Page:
Federal prosecutors are touting record-level numbers in the fight against health care fraud, saying government teams recovered $4.2 billion in fiscal year 2012.
The findings were released February 11 in the annual Health Care Fraud and Abuse Control Program. Since 1997, the program, under the direction of the U.S. Justice Department and the U.S. Department of Health and Human Services, has returned more than $23 billion to the Medicare Trust Funds, the report said. DOJ said it recovered $4.1 billion in fiscal year 2011.
Last year, according to the report, DOJ opened 1,131 criminal health care fraud investigations, involving more than 2,140 potential defendants. The report said 826 defendants were convicted—compared with 743 from the previous year. More than 2,000 health care fraud investigations were pending, the report said. (In fiscal year 2011, prosecutors had 1,873 health care fraud criminal investigations pending, involving 3,118 potential defendants.)
On the civil front, DOJ lawyers opened 885 fraud investigations. The department said the enforcement of the False Claims Act and the Federal Food, Drug and Cosmetic Act have produced "record-breaking results." At the agency level, the HHS office of the inspector general said it excluded 3,131 individuals and entities from participation in federal health care programs.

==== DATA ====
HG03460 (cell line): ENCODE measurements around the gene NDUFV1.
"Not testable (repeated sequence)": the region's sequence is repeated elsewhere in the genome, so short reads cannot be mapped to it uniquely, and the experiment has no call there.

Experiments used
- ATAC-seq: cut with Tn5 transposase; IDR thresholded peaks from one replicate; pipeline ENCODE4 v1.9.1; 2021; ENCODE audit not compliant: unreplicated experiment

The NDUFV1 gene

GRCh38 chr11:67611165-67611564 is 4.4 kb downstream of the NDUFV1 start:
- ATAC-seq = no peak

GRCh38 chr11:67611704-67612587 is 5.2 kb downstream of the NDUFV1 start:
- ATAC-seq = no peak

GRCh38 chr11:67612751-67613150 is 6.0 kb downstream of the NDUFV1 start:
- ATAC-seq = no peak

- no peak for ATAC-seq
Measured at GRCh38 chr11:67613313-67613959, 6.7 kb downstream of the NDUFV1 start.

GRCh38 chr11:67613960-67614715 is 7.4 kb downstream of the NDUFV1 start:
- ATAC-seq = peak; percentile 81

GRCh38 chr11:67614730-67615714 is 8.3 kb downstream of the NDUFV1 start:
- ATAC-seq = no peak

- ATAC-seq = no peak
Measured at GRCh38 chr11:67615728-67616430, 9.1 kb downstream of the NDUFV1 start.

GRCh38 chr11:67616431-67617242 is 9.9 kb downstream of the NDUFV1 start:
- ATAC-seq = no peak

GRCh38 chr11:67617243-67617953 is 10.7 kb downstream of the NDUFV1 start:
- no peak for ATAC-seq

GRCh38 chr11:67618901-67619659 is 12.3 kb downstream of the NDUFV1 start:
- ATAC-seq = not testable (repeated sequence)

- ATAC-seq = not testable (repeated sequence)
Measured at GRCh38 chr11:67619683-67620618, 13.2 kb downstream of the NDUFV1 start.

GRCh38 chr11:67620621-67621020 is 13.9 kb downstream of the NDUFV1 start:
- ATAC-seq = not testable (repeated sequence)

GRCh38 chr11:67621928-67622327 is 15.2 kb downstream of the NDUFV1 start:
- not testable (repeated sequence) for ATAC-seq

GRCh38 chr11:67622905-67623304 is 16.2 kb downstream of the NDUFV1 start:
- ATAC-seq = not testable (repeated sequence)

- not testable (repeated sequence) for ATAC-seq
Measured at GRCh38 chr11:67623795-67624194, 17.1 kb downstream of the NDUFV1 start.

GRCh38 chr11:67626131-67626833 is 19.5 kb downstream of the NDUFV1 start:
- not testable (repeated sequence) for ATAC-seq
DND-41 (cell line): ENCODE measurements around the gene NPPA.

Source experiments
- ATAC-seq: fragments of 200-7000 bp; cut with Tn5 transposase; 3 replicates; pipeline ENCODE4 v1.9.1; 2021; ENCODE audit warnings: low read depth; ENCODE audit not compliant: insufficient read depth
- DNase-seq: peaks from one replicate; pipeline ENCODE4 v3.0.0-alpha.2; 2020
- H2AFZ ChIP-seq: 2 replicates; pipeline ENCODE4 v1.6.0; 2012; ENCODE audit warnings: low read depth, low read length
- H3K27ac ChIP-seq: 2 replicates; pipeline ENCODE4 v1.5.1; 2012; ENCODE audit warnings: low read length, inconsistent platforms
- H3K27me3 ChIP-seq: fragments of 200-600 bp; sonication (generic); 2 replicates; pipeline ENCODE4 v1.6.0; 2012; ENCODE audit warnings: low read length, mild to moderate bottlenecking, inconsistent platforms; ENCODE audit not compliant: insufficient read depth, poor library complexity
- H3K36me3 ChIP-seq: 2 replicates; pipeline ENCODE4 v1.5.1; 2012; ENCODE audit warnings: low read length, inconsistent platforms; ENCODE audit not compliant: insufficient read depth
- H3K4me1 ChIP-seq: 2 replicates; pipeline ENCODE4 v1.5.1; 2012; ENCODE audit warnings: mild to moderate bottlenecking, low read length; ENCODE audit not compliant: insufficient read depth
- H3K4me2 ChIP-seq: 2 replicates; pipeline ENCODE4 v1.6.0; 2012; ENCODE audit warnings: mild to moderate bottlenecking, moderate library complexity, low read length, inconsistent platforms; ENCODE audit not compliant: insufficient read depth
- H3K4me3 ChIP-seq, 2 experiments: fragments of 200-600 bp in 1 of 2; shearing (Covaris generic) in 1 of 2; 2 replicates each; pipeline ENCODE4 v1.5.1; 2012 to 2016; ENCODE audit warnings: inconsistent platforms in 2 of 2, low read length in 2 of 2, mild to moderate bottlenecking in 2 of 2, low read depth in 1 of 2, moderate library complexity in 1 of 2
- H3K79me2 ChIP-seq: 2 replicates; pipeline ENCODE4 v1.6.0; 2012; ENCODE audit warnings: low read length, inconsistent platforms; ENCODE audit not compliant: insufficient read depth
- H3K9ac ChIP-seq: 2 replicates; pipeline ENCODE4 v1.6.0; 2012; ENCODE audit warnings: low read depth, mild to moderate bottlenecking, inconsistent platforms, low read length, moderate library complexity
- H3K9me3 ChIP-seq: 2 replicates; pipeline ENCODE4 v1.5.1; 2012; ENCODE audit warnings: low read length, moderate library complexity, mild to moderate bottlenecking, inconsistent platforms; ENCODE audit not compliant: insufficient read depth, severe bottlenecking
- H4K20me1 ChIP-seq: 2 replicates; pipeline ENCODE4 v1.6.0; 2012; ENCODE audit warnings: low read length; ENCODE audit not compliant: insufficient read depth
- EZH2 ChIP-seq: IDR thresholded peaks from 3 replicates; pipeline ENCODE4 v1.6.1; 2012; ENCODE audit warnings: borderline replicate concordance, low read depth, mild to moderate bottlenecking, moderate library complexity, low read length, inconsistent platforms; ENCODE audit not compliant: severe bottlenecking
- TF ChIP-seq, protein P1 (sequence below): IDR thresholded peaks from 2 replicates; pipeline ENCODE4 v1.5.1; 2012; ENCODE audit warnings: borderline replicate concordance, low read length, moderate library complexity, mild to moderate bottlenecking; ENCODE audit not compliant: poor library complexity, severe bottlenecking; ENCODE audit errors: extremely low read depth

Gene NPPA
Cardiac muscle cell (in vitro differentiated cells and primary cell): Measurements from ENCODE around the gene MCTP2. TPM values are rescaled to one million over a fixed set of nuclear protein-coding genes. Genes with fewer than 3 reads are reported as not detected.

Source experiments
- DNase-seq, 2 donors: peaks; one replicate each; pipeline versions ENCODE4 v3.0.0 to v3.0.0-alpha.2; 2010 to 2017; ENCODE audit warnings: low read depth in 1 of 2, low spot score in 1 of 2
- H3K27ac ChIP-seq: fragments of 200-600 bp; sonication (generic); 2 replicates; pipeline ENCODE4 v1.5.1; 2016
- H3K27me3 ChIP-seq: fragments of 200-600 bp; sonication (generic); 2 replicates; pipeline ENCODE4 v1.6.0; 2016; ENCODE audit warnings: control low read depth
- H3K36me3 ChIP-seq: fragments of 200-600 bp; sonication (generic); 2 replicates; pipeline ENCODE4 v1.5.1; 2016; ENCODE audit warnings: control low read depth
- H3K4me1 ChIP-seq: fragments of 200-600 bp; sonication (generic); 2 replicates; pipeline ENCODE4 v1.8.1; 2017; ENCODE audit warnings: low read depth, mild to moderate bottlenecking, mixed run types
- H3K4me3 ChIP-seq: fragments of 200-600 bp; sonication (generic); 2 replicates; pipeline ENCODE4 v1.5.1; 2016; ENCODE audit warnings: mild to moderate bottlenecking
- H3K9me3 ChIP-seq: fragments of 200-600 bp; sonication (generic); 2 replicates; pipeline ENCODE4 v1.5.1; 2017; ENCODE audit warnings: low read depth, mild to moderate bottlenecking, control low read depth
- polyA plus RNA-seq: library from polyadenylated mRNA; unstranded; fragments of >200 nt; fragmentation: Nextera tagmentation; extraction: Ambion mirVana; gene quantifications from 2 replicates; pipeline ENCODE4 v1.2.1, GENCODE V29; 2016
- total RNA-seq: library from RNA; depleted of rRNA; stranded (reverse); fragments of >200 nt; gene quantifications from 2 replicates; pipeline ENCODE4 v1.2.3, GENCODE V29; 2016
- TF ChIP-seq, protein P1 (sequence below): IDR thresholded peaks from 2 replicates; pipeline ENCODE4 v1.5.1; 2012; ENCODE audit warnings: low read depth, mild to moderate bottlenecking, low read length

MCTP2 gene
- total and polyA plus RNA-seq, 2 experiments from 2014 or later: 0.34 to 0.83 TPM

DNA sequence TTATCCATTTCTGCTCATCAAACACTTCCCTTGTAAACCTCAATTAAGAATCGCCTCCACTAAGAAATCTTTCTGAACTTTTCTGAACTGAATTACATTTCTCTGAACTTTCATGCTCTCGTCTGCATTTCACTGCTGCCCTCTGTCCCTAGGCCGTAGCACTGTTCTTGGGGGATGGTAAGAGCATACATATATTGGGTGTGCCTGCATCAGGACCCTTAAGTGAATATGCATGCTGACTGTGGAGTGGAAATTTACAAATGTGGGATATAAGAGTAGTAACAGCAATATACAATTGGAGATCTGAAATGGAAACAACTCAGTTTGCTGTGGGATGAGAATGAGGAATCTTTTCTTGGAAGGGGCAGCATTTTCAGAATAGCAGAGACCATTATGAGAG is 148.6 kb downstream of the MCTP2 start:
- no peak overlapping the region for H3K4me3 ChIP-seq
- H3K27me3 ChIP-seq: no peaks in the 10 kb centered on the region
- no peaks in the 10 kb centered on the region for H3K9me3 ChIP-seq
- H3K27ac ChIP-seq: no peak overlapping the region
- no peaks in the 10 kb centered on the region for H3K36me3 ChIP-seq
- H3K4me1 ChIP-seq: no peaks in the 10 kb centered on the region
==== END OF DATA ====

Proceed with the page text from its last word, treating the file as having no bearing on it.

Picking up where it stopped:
Attorney General Eric Holder Jr. said in a statement that "our relentless pursuit of health care fraud resulted in the disruption of an array of sophisticated fraud schemes and the recovery of more taxpayer dollars than ever before." The HHS secretary, Kathleen Sebelius, said "we are gaining the upper hand in our fight against health care fraud."
Arnold & Porter white-collar criminal defense partner Kirk Ogrosky, who formerly supervised DOJ criminal health care enforcement, said false claims settlement numbers "are not a true reflection of real enforcement progress but are simply the sums extracted from legitimate providers."
"The true tell in the numbers is the number of criminals indicted and convicted," Ogrosky said. There’s some sign of progress, he said, but adequate funding remains an issue.
"With hundreds, if not thousands, of criminal cases sitting idle, I would hope that DOJ and HHS would move their resources from FCA work to fighting the real crime," Ogrosky said. "Shifting resources to criminal enforcement would radically improve enforcement and would improve relations between industry and the government."
Contact Mike Scarcella at email@example.com.